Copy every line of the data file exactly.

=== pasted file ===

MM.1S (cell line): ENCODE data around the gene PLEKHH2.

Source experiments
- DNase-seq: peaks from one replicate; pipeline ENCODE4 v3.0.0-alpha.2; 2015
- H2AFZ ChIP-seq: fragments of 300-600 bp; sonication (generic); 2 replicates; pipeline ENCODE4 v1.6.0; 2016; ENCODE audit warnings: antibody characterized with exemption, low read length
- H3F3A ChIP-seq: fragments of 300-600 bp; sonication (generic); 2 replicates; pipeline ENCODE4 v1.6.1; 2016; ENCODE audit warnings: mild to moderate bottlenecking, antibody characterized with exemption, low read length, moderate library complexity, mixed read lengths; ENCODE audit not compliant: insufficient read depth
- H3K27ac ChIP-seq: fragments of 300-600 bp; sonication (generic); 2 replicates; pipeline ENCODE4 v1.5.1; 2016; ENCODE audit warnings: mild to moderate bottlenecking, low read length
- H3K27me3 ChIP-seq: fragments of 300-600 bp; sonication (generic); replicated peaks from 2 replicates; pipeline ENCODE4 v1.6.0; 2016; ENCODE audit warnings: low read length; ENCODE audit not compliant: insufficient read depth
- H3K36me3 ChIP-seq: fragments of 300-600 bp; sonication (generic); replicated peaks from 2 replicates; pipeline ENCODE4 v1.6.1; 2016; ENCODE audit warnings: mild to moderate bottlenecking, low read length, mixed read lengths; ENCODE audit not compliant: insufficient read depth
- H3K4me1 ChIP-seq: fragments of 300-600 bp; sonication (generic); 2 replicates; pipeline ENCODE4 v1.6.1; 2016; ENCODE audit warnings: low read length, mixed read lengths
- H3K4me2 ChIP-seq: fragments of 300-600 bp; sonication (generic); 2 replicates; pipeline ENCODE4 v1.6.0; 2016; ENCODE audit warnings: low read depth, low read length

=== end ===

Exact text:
MM.1S (cell line): ENCODE data around the gene PLEKHH2.

Source experiments
- DNase-seq: peaks from one replicate; pipeline ENCODE4 v3.0.0-alpha.2; 2015
- H2AFZ ChIP-seq: fragments of 300-600 bp; sonication (generic); 2 replicates; pipeline ENCODE4 v1.6.0; 2016; ENCODE audit warnings: antibody characterized with exemption, low read length
- H3F3A ChIP-seq: fragments of 300-600 bp; sonication (generic); 2 replicates; pipeline ENCODE4 v1.6.1; 2016; ENCODE audit warnings: mild to moderate bottlenecking, antibody characterized with exemption, low read length, moderate library complexity, mixed read lengths; ENCODE audit not compliant: insufficient read depth
- H3K27ac ChIP-seq: fragments of 300-600 bp; sonication (generic); 2 replicates; pipeline ENCODE4 v1.5.1; 2016; ENCODE audit warnings: mild to moderate bottlenecking, low read length
- H3K27me3 ChIP-seq: fragments of 300-600 bp; sonication (generic); replicated peaks from 2 replicates; pipeline ENCODE4 v1.6.0; 2016; ENCODE audit warnings: low read length; ENCODE audit not compliant: insufficient read depth
- H3K36me3 ChIP-seq: fragments of 300-600 bp; sonication (generic); replicated peaks from 2 replicates; pipeline ENCODE4 v1.6.1; 2016; ENCODE audit warnings: mild to moderate bottlenecking, low read length, mixed read lengths; ENCODE audit not compliant: insufficient read depth
- H3K4me1 ChIP-seq: fragments of 300-600 bp; sonication (generic); 2 replicates; pipeline ENCODE4 v1.6.1; 2016; ENCODE audit warnings: low read length, mixed read lengths
- H3K4me2 ChIP-seq: fragments of 300-600 bp; sonication (generic); 2 replicates; pipeline ENCODE4 v1.6.0; 2016; ENCODE audit warnings: low read depth, low read length